Wesley and the Wesleyans

Wesley and the Wesleyans

Wesley and the Wesleyans

Wesley and the Wesleyans

Synopsis

A critical contribution to the history of Britain and the U.S., this book demonstrates how the search for personal supernatural power lay at the heart of the so-called eighteenth-century English evangelical revival. John Kent rejects the view that the Wesleys rescued the British from moral and spiritual decay by reviving primitive Christianity. The study is of interest to everyone concerned with the history of Methodism and the Church of England, the Evangelical tradition, and eighteenth-century religious thought and experience.

Excerpt

One of the persistent myths of modern British history is the myth of the so-called evangelical revival. From about 1730 (it is said) a dramatic, divinely inspired return to true Christianity balanced the moral budget of the British people. Lives were changed, society was reformed, and in the longer run the nation was saved from the tempting freedoms of the French Revolution. a Protestant nationalism became the hallmark of the British. the instruments of this divine intervention were John Wesley and his followers, the Wesleyans or Methodists.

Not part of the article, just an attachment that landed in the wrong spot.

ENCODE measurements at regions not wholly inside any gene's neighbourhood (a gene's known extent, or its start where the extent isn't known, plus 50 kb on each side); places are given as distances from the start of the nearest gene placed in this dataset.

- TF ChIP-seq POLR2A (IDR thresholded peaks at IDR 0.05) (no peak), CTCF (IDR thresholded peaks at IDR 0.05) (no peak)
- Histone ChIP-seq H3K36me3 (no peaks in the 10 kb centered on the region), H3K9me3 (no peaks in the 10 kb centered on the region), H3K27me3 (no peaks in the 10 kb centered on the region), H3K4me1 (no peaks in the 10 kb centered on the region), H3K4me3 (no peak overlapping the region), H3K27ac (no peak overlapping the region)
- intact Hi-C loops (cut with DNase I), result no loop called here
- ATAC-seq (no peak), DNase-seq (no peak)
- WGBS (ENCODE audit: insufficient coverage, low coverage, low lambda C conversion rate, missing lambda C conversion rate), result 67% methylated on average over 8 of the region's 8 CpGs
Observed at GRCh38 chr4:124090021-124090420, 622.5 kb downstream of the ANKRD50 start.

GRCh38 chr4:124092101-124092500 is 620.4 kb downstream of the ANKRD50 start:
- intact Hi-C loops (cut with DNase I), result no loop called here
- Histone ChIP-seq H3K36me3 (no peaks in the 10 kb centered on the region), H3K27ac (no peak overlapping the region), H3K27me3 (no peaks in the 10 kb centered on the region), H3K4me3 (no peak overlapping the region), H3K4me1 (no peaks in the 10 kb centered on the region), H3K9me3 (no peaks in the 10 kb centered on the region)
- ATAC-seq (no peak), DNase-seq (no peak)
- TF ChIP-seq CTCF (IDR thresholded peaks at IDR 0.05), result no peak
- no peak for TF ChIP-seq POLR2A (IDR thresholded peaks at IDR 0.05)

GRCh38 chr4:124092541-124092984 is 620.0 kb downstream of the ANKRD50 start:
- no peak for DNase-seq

In the full-grown version of the myth, the evangelical revival is referred to regularly, not just as an established historical event, but as evidence of the importance of religion in modern history, and even of the importance of a national return to orthodox Christianity in the present day.

What then was Wesleyanism, and what actually happened to give it this role at the centre of a myth, accepted by writers in the United States as well as Britain? Why did it take root in eighteenth-century British society? How did it leave the bitter legacy of the 'Religious Right' in the United States? the answer seems to be that in the 1730s the primary religious impulses of certain social groups, especially in the Church of England, were unsatisfied. the primary religious impulse is to seek some kind of extra-human power, either for personal protection, including the cure of diseases, or for the sake of . . .

Search by... Author
Show... All Results Primary Sources Peer-reviewed

Oops!

An unknown error has occurred. Please click the button below to reload the page. If the problem persists, please try again in a little while.